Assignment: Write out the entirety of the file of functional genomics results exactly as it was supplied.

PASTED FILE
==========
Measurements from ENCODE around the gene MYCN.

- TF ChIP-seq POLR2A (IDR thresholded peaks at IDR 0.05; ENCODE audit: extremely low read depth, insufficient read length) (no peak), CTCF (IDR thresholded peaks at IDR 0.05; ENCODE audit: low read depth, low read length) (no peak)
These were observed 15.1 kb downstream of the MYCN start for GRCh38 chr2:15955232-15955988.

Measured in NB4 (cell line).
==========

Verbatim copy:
Measurements from ENCODE around the gene MYCN.

- TF ChIP-seq POLR2A (IDR thresholded peaks at IDR 0.05; ENCODE audit: extremely low read depth, insufficient read length) (no peak), CTCF (IDR thresholded peaks at IDR 0.05; ENCODE audit: low read depth, low read length) (no peak)
These were observed 15.1 kb downstream of the MYCN start for GRCh38 chr2:15955232-15955988.

Measured in NB4 (cell line).